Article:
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Alien Weaponry: Tangaroa

Alien Weaponry have been making headlines for a while now, and it's not too hard to see why. A power trio from New Zealand made up entirely of young dudes with Maori ancestry, and they make no effort to conceal this in their new album Tangaroa. Rife with tribal beats and chants and with many of the songs in the traditional Maori language, Alien Weaponry are delivering their history and culture in the form of a modern groove metal assault. Funnily enough, while all of this sounds fresh and innovative to some degree, after a few listens through Tangaroa, I can't help but feel that I've heard almost all of this before on a sonic level.

All three guys in Alien Weaponry can carry their own as far as their respective instruments go, and that's for damn sure. There's plenty of tight rhythmic riffage, double kick fills, and wandering thumping basslines to be had throughout Tangaroa, and during the more complex moments it's all very Gojira-esque. That said, while there are good riffs here and there the album as a whole tends to drag on at one speed and many of the songs tend to plod and groove on and on but rarely lead to any sort of interesting payoff. There's very little to differentiate some of the songs on here, and it highlights a problem with this style of syncopated chug-a-thon groove metal that has always bothered me. The lack of dynamics just make everything sound the same. The vocals don't help much to rectify this, as they are firmly planted in "mid range bark" land, with very little variation.

Right from the start with the album opener "Titokawaru" there's a very obvious comparison to a fairly divisive album from years past that needs to be made. Tangaroa definitely gives off very strong Sepultura Roots vibes with the pounding and ritualistic tribal beats and gang vocals that ooze from every minute of the album. I never liked that album, and if you didn't either then you aren't probably going to find a ton to like here. While the riffs and production do bring a more modern edge to Alien Weaponry's sound, the similarities are all too obvious to ignore.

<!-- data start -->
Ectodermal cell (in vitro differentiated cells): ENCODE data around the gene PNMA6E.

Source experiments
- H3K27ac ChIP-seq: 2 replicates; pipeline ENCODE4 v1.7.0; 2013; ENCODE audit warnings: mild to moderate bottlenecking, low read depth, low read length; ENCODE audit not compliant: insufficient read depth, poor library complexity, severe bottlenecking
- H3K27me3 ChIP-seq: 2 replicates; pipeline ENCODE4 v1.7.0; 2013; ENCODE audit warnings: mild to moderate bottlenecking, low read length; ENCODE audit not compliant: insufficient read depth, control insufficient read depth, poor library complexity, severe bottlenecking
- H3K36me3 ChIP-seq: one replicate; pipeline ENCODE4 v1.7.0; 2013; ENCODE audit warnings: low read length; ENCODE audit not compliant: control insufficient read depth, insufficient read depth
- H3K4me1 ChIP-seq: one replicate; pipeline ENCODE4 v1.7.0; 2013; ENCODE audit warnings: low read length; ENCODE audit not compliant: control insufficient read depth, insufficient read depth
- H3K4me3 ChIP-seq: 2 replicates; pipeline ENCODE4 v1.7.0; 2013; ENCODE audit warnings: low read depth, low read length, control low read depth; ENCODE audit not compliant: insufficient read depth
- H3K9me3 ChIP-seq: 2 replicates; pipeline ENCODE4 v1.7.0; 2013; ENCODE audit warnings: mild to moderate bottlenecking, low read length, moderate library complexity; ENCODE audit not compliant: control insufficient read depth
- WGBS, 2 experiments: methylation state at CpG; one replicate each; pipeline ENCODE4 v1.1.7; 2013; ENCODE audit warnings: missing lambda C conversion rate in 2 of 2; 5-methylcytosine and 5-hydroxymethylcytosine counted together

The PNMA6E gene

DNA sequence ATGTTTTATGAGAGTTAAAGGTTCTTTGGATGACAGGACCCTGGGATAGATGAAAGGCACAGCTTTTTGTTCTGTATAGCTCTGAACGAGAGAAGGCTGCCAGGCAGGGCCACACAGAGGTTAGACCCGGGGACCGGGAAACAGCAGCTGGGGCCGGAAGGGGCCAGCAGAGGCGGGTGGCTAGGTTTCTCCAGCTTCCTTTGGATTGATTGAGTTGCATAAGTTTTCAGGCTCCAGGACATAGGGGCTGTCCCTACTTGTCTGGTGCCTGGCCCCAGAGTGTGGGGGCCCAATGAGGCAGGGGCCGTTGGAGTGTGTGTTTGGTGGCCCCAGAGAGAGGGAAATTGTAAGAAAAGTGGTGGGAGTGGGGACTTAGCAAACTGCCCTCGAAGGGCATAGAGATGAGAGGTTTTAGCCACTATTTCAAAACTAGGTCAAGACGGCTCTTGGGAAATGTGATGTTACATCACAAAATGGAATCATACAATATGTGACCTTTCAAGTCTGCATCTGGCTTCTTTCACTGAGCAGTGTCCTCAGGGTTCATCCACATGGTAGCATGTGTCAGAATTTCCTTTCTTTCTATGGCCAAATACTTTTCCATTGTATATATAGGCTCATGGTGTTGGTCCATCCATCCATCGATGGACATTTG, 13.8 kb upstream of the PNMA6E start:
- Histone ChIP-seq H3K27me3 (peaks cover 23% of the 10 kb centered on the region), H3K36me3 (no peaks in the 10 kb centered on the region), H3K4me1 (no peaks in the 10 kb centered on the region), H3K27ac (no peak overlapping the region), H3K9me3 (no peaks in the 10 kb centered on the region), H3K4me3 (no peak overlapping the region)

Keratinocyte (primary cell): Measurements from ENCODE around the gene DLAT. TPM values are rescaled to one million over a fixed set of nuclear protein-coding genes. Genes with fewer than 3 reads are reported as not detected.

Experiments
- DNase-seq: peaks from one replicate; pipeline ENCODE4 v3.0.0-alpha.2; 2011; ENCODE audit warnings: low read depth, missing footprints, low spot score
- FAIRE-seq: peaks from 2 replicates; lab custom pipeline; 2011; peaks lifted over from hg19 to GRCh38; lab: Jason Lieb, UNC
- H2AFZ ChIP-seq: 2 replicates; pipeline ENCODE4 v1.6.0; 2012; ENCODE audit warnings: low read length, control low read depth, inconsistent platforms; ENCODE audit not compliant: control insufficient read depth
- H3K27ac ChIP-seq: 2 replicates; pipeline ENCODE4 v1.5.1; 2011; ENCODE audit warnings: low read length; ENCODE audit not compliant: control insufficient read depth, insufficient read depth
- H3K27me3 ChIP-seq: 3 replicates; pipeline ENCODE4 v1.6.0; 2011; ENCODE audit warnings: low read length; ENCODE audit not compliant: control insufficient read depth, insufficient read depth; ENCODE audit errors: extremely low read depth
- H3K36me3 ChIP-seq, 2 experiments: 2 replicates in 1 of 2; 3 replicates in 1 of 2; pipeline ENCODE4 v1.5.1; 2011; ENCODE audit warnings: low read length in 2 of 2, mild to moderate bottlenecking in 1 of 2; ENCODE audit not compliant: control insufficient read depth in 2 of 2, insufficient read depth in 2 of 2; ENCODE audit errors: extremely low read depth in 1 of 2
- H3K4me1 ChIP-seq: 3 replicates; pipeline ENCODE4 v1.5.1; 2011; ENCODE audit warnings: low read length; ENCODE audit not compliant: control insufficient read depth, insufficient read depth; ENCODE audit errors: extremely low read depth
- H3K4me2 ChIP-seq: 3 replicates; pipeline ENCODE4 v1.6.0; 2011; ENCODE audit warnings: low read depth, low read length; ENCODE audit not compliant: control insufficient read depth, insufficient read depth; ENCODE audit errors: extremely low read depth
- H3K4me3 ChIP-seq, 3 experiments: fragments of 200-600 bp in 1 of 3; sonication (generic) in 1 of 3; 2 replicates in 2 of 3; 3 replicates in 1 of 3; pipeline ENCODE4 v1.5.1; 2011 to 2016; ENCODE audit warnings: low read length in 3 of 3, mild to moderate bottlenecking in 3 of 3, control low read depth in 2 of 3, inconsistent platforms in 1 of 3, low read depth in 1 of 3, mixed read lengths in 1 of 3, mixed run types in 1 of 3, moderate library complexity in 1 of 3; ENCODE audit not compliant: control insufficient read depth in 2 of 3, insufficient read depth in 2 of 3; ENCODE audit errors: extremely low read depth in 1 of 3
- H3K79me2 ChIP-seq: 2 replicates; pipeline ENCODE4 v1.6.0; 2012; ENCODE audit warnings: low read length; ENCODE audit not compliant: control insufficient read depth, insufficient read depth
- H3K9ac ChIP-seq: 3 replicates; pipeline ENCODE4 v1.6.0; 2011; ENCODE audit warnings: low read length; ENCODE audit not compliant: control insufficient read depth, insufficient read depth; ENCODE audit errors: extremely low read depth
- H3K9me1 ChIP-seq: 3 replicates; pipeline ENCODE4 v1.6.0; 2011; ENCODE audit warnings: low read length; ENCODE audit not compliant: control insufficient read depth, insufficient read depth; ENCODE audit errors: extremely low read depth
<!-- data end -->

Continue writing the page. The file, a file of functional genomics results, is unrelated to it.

If the guys could actually get out of this slow to mid-tempo rut they find themselves in on here, I could actually see myself getting into Tangaroa given what they do well. The standout riffs on "Titokawaru" and some of the killer drum fills and bass runs on the album are actually quite stellar, and if they could just keep that going for longer than a brief spurt then we'd be talking. All the interesting bits of the album just can't escape the black hole of tedium that is the groove metal skeleton of Tangaroa.

Alien Weaponry are very young, and the future remains bright for them regardless of what I think about their latest album. Metal like this has been all the rage for the better part of a decade now and with new albums by Gojira and all their sound-a-likes this year I don't see it stopping anytime soon. Add in their unique origin and (commendable) mission to tell the tales of their ancestors and native land and they have a recipe for media attention and success that should serve them well. Personally, until they cut the fat and just decide to let loose and serve up the riffs and deliver songwriting with a purpose, I'll pass.

1. Titokowaru
2. Hatupatu
3. Ahi Kā
4. Tangaroa
5. Unforgiving
6. Blinded
7. Kai Whatu
8. Crooked Monsters
9. Buried Underground
10. Dad
11. Īhenga
12. Down the Rabbit Hole

Added: December 22nd 2021
Reviewer: Brandon Miles
Related Link: Band Website
Hits: 856
Language: english

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